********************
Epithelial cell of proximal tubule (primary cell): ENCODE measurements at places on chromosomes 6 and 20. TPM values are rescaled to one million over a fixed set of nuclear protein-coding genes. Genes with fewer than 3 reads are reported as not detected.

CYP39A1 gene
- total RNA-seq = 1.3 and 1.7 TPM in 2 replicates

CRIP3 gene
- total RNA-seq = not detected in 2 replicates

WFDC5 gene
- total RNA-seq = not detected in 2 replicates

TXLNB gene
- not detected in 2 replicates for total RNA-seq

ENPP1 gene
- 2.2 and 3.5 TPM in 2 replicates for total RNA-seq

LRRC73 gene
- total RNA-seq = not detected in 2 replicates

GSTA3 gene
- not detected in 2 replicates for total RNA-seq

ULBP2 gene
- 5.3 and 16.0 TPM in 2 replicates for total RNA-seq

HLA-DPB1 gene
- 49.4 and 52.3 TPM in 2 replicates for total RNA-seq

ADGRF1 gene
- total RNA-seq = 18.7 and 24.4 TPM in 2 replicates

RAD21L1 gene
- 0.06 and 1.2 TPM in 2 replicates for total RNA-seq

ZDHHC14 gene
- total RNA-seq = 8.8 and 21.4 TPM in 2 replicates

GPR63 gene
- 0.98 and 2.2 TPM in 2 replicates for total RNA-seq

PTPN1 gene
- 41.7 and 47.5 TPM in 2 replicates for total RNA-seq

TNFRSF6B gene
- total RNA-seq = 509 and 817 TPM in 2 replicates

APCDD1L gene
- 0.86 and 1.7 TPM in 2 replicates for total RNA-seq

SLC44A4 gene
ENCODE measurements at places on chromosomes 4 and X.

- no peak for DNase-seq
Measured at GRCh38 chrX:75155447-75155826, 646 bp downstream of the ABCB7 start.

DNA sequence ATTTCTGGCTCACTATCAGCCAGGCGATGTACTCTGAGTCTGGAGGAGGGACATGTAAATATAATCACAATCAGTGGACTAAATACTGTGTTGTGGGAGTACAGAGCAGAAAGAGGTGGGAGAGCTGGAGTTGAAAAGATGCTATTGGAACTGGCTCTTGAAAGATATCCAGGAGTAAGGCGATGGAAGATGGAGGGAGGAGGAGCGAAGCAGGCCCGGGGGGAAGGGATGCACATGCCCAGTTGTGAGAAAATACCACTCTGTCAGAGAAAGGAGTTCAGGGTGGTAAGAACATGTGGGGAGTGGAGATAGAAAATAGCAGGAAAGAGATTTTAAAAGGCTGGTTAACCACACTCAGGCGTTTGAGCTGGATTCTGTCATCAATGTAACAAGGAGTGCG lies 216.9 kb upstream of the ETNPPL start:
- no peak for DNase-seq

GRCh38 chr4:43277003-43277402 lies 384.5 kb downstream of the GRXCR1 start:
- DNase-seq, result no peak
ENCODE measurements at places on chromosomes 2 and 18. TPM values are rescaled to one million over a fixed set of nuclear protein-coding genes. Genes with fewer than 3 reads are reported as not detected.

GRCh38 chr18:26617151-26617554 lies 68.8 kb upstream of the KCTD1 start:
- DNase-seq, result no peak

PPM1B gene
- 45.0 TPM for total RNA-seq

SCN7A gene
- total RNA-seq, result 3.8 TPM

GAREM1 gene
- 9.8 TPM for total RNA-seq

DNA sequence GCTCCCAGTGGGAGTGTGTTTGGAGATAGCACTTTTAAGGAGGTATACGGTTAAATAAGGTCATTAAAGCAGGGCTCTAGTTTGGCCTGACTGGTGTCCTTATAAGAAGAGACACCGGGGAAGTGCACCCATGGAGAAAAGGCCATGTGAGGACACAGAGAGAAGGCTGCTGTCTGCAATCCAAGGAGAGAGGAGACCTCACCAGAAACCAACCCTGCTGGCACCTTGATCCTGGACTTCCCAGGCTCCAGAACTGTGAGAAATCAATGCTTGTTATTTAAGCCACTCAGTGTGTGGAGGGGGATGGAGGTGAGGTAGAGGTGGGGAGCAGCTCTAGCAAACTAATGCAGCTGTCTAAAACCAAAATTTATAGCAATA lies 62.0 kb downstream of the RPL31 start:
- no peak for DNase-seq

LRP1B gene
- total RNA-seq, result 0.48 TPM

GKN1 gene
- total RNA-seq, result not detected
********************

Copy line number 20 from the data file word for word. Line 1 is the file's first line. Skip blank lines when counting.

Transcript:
ADGRF1 gene